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Question: Pilots in Crashing Aircraft Avoiding People on the Ground

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Question: Pilots in Crashing Aircraft Avoiding People on the Ground

Old 28th Feb 2019, 17:48
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I never understood how the posthumous awards given to the pilots were not the same.
To clarify, the captain, Flt Lt Noel Anthony RAAF was awarded a posthumous AFC, while the co-pilot, Fg Off Stephen Belcher received a posthumous QCVSA

Normally when things go well it's the captain who gets the gong, and the rest of the crew receive the lesser award, which I've always thought fair enough, as when it goes wrong it's the captain's neck on the block. In this case the same principle seems to have been applied, but as they were both killed (all others on board survived) I would have thought that it would have been a nice touch for both to have received the posthumous AFC. Not that it would make any difference to them, of course, but might have been nice for Steve Belcher's family.
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Old 28th Feb 2019, 17:52
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Well, RFK was my co-pilot for many years on the VC10K and also an FI colleague a little later. It's what he told me....

A bit too late to query though, poor old RFK popped his clogs a while ago now.

RIP, mate!
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Old 28th Feb 2019, 19:19
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My son was at RAFC [in the road!] for the 9 ship today at 1515...... says there were lots of long lenses about. The weather was decidedly iffy, with patches of fairly low stratus associated with bursts of rain, and poorish vis to boot. What a pity it could not have been yesterday.

Well done Marham.
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Old 28th Feb 2019, 19:21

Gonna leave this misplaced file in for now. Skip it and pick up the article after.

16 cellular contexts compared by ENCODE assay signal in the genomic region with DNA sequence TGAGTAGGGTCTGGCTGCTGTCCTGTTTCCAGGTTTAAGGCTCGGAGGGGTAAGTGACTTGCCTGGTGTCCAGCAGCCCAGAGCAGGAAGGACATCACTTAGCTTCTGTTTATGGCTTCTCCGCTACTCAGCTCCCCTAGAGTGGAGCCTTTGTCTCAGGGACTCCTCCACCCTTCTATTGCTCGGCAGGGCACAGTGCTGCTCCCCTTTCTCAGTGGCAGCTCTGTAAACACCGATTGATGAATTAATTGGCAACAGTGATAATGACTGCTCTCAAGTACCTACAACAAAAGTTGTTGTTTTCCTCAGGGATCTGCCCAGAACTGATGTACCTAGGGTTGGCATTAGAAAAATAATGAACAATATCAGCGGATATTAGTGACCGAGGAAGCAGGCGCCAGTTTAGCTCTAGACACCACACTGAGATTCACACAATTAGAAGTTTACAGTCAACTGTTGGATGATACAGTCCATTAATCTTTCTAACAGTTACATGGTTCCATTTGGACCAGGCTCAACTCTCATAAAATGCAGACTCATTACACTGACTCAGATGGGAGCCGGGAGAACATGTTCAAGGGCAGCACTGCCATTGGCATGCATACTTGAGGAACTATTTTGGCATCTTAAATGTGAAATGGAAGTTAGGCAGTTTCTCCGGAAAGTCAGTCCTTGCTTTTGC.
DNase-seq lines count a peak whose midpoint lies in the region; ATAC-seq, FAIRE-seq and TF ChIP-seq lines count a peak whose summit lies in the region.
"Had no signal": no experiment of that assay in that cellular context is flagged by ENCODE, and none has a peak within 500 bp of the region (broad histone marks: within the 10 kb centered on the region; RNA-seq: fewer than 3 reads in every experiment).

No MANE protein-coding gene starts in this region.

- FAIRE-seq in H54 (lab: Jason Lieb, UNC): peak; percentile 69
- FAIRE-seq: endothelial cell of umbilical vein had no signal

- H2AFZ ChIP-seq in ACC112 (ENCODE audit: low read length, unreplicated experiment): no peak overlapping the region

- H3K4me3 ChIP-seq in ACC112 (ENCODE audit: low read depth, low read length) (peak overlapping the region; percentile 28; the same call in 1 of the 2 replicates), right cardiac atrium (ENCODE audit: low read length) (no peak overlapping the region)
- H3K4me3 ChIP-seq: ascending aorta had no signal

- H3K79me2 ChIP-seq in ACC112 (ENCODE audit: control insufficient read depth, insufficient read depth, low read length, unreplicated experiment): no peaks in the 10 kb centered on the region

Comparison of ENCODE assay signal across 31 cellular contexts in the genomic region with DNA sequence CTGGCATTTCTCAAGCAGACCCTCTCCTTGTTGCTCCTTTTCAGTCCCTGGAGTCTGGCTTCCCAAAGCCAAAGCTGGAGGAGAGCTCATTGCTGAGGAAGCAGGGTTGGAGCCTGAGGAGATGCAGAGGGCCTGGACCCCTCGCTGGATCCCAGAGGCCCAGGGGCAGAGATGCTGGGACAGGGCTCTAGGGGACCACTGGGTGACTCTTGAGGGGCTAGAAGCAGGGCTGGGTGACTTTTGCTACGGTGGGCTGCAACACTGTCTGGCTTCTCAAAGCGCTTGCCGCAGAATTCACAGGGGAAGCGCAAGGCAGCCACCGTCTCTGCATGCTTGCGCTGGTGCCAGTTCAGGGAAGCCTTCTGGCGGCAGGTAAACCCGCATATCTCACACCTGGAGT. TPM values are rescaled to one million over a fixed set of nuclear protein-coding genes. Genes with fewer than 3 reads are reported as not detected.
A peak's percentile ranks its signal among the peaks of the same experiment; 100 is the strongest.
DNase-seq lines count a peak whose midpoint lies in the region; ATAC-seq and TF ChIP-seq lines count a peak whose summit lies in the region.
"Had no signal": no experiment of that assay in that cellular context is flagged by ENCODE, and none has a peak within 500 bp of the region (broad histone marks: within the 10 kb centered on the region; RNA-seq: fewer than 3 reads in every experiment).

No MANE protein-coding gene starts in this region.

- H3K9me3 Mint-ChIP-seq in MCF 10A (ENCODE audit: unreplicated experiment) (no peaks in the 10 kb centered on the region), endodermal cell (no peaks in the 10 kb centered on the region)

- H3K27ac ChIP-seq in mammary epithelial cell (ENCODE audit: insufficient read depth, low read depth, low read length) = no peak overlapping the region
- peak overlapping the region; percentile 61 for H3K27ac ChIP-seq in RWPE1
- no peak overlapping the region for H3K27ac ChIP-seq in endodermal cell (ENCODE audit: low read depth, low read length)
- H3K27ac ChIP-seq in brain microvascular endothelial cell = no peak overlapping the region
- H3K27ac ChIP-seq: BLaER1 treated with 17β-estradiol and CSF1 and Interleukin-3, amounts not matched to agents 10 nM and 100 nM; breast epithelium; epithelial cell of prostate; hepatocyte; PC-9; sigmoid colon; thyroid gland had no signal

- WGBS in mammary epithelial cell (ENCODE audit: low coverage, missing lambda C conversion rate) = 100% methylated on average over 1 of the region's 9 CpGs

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Beagle

I was crewed with RFK in 1986 before I moved across to TTF in Jan 87. He certainly claimed, several times in my experience, to have aimed his Lightning at Dublin when he ejected. How much of this was real life, or banter, is impossible to know. Never trust a silver-tongued Irishman.
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Old 1st Mar 2019, 17:10
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Originally Posted by rolling20 View Post
I remember being told of a Harrier pilot who banged out on exercise in Norway and his fellow squadron members were surprised when he turned up on the ground, as the Harrier was still flying above them in circles. Of course, I could have been having my leg pulled.
Quite true but it happened in Germany. Major bird strike at low level, engine surged and wouldn't relight. Ejection appears to have cleared surge and the jet flew around for 32 minutes avoiding F104 sent to shoot it down. Eventually did a passable landing in a field.

Much mirth!
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Old 1st Mar 2019, 18:47
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In India in 1963 during exercise Shiksha a Javelin overcooked it and went into superstall and then an unrecoverable spin. The navigator ejected with the result that the recoil of the seat pushed the nose down and cleaned up the airflow.
The member of the two winged masterace then flew around his navigator waving to him on his parachute.
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Old 1st Mar 2019, 20:22
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Originally Posted by Mogwi View Post


Quite true but it happened in Germany. Major bird strike at low level, engine surged and wouldn't relight. Ejection appears to have cleared surge and the jet flew around for 32 minutes avoiding F104 sent to shoot it down. Eventually did a passable landing in a field.

Much mirth!
Thanks for clearing that up . I didn't doubt the person telling me, but for some reason Norway stuck in mind
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Old 1st Mar 2019, 21:22
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As a child, an aircraft taking part in the Kings cup air race crashed in the field I was watching from.
I can remember seeing the pilot clearly ( It was a Bolkow Monsun with a big canopy) but even from close range I'd be struggling to say if he was fighting for control, looking to land or desperately avoiding something. (Sadly he didn't manage the last, fatally striking power lines.)
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